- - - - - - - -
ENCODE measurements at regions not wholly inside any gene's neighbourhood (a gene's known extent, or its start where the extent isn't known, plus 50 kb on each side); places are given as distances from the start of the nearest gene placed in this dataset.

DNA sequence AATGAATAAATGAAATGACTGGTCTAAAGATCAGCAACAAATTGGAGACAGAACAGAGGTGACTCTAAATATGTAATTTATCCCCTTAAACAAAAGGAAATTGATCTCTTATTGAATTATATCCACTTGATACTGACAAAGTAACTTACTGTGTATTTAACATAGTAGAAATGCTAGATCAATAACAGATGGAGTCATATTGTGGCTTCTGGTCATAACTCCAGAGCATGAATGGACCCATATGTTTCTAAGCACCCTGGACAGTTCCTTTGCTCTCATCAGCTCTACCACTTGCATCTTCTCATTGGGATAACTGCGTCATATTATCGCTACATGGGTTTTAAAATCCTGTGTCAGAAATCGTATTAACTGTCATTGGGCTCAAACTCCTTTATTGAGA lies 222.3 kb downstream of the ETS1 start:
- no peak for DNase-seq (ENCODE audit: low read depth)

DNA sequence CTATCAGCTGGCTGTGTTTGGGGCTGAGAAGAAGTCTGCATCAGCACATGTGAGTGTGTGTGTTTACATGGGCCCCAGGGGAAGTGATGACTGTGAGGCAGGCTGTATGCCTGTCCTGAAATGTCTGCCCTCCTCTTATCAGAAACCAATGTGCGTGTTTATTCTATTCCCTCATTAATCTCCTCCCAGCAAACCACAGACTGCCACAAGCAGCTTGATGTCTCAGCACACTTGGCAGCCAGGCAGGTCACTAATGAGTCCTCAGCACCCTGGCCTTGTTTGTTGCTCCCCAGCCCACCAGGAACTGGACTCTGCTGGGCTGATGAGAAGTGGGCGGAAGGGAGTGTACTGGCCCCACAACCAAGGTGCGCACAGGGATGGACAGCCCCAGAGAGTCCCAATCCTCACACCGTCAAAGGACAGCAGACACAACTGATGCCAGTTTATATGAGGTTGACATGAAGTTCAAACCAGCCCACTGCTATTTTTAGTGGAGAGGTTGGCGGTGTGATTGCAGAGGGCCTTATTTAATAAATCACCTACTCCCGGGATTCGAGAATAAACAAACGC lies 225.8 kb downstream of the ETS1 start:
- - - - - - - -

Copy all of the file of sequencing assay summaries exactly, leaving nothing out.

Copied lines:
ENCODE measurements at regions not wholly inside any gene's neighbourhood (a gene's known extent, or its start where the extent isn't known, plus 50 kb on each side); places are given as distances from the start of the nearest gene placed in this dataset.

DNA sequence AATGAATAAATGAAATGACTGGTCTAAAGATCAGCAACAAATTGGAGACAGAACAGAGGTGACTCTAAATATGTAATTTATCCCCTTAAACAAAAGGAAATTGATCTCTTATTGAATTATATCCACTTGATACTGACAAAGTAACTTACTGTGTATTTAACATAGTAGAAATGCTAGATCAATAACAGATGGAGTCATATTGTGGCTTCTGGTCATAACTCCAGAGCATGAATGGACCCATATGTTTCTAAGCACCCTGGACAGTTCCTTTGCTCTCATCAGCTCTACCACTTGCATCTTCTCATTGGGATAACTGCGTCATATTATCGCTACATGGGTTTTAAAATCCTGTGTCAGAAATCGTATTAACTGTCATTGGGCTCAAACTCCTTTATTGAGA lies 222.3 kb downstream of the ETS1 start:
- no peak for DNase-seq (ENCODE audit: low read depth)

DNA sequence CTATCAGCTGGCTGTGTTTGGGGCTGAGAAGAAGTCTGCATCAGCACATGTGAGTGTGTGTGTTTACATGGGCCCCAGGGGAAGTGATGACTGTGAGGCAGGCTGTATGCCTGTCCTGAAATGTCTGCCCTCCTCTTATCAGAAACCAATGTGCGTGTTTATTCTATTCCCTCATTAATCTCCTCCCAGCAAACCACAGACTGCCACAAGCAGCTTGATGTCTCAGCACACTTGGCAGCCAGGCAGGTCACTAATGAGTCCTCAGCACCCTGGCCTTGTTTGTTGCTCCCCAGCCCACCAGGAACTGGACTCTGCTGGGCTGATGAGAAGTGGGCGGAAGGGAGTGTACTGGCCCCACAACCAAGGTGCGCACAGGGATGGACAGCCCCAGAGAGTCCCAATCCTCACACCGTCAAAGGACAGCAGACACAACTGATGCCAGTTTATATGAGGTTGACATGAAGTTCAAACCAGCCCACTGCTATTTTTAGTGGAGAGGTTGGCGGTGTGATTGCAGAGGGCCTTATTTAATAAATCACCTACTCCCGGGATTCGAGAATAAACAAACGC lies 225.8 kb downstream of the ETS1 start: